Brand and Other Names:PropylThyracil, PTU
- Classes: Antithyroid Agents
Dosing & Uses
Dosage Forms & Strengths
300-450 mg/day PO divided q8hr initially (may require up to 600-900 mg/day)
Maintenance: 100-150 mg/day divided q8hr
Thyrotoxic Crisis (Unlabeled)
Initial 200-300 mg PO q4-6hr initially on Day 1 (may require 800-1200 mg/day), then reduce gradually; some practitioners propose an initial dose of 600-1000 mg with gradual dose reduction after initial response
Maintenance: 100-150 mg/day PO divided q8-12hr
50-150 mg PO q8hr initially
Maintenance: 50 mg PO q8-12hr for up to 12-18 months; then taper and discotinue if euthyroidism restored (TSH) is normal
Dose adjustment not necessary
Other Indications & Uses
Off-label: alcoholic liver disease
Dosage Forms & Strengths
Serious - Use Alternative
Significant - Monitor Closely
Frequency Not Defined
Loss of taste
Inhibition of myelopoiesis (agranulocytosis, granulopenia, aplastic anemia, and thrombocytopenia)
Drug fever, a lupus-like syndrome (including splenomegaly and vasculitis)
Vasculitis syndrome associated with the presence of antineutrophilic cytoplasmic antibodies (ANCA) Skin rash
Loss of taste
Black Box Warnings
Severe liver injury and acute liver failure, some of which have been fatal, have been reported in adult and pediatric patients taking propylthiouracil
Closely monitor for symptoms and signs of liver injury (eg, , anorexia, nausea, vomiting, fatigue, pruritus, dark colored urine, or jaundice), especially during first 6 months after initiating therapy
Reserve propylthiouracil use for those unable to tolerate other treatments (eg, methimazole, radioactive iodine, surgery)
Propylthiouracil may be the treatment of choice during and just before the first trimester of pregnancy (strong association of methimazole with congenital malformation during first trimester)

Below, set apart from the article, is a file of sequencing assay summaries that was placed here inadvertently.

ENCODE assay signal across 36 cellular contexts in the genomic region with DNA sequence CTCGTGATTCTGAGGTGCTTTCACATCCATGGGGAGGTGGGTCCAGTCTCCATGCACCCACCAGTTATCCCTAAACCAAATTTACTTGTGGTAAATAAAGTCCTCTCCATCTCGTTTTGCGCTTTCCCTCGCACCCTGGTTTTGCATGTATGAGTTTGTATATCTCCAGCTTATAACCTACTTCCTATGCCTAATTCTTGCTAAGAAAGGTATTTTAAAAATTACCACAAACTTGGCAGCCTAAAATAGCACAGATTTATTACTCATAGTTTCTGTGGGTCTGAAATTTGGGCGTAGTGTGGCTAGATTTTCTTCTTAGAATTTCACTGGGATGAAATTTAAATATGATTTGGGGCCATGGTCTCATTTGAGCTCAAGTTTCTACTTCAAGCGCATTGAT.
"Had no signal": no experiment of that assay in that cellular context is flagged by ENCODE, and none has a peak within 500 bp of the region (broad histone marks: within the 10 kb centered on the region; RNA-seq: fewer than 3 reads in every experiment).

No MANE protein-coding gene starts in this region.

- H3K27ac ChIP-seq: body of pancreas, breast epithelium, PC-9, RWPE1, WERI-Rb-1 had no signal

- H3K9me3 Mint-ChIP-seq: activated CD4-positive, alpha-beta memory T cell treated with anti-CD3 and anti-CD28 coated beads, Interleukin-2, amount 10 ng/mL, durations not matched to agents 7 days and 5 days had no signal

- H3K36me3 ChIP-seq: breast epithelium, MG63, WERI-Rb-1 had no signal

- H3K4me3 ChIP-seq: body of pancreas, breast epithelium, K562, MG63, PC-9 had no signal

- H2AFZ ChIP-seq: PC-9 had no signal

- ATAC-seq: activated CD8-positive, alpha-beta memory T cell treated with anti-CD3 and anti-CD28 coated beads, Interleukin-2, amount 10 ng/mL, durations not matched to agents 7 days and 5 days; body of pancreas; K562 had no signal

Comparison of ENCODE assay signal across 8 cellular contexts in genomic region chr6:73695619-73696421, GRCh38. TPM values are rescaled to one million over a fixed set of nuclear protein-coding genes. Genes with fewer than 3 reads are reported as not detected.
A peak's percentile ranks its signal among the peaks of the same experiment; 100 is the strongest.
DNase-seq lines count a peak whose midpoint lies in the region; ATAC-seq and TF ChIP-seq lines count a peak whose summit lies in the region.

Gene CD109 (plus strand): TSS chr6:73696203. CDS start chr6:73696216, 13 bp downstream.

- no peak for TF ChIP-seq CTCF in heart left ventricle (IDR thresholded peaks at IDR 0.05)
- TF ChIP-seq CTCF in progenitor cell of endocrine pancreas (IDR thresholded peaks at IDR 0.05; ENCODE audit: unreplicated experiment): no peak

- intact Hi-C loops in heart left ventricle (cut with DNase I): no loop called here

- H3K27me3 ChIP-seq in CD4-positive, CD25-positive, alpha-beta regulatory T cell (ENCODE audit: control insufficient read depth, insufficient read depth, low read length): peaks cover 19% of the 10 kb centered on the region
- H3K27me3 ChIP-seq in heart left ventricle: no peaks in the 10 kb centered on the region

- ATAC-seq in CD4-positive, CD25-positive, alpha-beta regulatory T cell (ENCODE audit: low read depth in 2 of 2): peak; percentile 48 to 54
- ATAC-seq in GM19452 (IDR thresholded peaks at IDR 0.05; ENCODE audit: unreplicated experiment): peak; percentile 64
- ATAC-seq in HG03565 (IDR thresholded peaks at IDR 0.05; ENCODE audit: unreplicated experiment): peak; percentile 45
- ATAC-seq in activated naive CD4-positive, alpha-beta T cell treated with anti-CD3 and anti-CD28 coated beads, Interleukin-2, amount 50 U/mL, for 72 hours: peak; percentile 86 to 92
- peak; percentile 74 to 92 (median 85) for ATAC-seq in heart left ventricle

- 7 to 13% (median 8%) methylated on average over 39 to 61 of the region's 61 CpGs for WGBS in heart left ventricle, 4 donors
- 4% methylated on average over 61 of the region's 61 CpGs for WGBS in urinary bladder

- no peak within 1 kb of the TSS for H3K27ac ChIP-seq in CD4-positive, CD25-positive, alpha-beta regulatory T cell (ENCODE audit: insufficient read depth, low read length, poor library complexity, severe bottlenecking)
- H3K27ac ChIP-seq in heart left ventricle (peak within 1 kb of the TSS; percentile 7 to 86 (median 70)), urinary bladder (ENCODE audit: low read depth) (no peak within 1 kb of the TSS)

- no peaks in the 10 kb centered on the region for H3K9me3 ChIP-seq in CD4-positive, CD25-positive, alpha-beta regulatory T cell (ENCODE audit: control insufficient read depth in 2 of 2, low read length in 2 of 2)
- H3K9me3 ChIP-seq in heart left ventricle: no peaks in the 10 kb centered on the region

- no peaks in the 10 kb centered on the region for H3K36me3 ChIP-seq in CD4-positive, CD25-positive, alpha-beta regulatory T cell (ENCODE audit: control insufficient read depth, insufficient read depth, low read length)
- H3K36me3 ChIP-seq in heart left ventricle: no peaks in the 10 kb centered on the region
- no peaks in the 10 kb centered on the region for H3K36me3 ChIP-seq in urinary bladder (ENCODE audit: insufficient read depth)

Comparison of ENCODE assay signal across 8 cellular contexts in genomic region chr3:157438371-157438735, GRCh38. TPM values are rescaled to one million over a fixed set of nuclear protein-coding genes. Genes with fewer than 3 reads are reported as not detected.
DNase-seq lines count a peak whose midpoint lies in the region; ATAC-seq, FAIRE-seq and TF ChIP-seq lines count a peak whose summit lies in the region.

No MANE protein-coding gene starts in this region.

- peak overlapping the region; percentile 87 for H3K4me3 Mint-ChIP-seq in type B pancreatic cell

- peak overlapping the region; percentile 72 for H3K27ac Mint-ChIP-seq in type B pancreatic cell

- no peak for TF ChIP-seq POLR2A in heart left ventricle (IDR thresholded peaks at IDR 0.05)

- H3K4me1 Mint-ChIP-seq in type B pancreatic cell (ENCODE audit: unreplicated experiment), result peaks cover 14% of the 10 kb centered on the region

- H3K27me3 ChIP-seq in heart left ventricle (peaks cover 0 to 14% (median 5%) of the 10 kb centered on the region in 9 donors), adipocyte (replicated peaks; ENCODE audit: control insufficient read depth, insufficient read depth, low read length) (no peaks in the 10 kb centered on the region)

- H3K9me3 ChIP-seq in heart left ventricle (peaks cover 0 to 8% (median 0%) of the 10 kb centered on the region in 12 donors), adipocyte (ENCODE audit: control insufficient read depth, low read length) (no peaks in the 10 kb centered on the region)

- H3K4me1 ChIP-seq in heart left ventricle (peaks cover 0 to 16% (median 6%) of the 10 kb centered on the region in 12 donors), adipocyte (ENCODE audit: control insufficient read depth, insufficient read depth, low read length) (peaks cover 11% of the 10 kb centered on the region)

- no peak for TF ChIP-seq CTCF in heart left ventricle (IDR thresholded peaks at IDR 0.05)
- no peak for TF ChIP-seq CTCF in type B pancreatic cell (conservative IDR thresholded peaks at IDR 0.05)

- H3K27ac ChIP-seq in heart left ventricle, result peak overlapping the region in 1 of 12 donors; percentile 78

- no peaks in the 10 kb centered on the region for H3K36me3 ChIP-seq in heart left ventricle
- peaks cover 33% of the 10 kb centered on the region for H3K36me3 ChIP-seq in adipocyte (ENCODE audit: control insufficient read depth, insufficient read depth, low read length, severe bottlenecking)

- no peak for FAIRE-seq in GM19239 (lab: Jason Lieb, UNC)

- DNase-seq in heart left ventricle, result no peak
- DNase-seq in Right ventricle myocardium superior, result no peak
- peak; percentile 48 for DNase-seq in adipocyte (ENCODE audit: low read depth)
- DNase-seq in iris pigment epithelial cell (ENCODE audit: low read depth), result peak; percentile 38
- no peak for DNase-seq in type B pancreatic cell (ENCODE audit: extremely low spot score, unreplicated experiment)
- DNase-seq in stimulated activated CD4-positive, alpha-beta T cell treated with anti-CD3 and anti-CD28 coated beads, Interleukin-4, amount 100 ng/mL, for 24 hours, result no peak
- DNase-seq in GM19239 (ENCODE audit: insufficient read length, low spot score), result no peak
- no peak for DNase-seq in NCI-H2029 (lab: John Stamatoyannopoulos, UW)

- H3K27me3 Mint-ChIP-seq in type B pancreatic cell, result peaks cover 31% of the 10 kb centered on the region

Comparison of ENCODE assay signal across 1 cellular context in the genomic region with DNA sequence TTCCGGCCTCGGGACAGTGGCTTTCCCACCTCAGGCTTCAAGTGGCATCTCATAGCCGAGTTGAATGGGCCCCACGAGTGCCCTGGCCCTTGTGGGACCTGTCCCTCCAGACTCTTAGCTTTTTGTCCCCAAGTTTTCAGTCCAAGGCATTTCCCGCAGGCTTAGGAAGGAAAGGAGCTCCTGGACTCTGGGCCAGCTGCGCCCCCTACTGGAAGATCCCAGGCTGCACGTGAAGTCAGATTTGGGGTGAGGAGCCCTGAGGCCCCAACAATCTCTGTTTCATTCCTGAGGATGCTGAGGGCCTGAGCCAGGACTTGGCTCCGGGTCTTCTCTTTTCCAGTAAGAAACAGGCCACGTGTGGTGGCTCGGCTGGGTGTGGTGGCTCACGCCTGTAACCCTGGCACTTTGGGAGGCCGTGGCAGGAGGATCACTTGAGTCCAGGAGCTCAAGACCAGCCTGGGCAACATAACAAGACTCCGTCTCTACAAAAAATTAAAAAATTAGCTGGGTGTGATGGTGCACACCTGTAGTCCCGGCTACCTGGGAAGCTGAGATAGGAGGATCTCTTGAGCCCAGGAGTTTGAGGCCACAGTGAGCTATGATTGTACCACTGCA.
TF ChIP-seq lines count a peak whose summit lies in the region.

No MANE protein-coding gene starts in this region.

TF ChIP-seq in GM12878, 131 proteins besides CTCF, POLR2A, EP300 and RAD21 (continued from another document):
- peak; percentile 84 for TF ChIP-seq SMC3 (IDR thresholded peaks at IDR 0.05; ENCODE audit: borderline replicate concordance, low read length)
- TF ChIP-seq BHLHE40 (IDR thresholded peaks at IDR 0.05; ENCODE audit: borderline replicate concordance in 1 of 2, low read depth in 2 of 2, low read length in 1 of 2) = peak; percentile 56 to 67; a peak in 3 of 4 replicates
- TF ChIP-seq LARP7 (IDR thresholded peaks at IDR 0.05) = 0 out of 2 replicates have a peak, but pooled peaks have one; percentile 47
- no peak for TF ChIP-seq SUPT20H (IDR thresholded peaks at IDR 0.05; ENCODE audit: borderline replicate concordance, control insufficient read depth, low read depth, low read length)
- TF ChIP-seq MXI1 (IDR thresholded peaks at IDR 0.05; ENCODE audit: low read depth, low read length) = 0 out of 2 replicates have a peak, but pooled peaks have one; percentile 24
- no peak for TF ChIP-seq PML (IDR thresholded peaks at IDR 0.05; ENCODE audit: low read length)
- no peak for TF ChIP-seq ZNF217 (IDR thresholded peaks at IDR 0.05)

Liver disease, bleeding disorder, pregnancy, concurrency with other agranulocytosis-causing drugs
Risk of severe liver injury and rare immunoallergenic hepatitis
Discontinue immediately if abnormal LFTs (transmainase >3 times ULN)
Risk of rare but serious agranulocytosis may occur
Bone marrow suppression reported
Severe dermatologic reactions reported
Discontinue in the presence of unexplained fever
Lupus-like syndrome reported (may need to discontinue)
Glomerulonephritis and interstitial nephritis with acute renal failure reported
Interstitial pneumonitis and different forms of vasculitis may occur
High relapse rate (more likely in smokers)
May cause hypoprothrombinemia
Propylthiouracil can cause hypothyroidism necessitating routine monitoring of TSH and free T4 levels with adjustments in dosing to maintain a euthyroid state; because drug readily crosses placental membranes, propylthiouracil can cause fetal goiter and cretinism when administered to a pregnant woman
Patients should be instructed to report any symptoms of hepatic dysfunction (anorexia, pruritus, jaundice, light colored stools, dark urine, right upper quadrant pain, etc.), particularly in the first six months of therapy; when symptoms occur, measurement should be made of liver function (bilirubin, alkaline phosphatase) and hepatocellular integrity (ALT/AST levels)
Pregnancy & Lactation
Pregnancy Category: D
Lactation: distributed in breast milk, contraindicated by some sources (AAP Committee states compatible w/ nursing ; AAFP states safe for nursing)
A:Generally acceptable. Controlled studies in pregnant women show no evidence of fetal risk.
B:May be acceptable. Either animal studies show no risk but human studies not available or animal studies showed minor risks and human studies done and showed no risk.
C:Use with caution if benefits outweigh risks. Animal studies show risk and human studies not available or neither animal nor human studies done.
D:Use in LIFE-THREATENING emergencies when no safer drug available. Positive evidence of human fetal risk.
X:Do not use in pregnancy. Risks involved outweigh potential benefits. Safer alternatives exist.
NA:Information not available.
Mechanism of Action
Inhibits synthesis of thyroid hormone by blocking oxidation of iodine in thyroid gland; blocks synthesis of T4 and T3
Duration: 12-24 hr
Half-life elimination: 1-2 hr, increase in ESRD
Vd: 0.4 L/kg
Protein Bound: 80-85%
Concentration (200-400 mg single dose): 6-9 mcg/mL
Peak plasma time: 1-2 hr
Peak plasma concentration: (200-400 mg single dose): 6-9 mcg/mL
Metabolism: liver, to glucuronide conjugates, inorganic sulfates, sulfur metabolites
Total body clearance: 7 L/hr
Excretion: Urine (35%)
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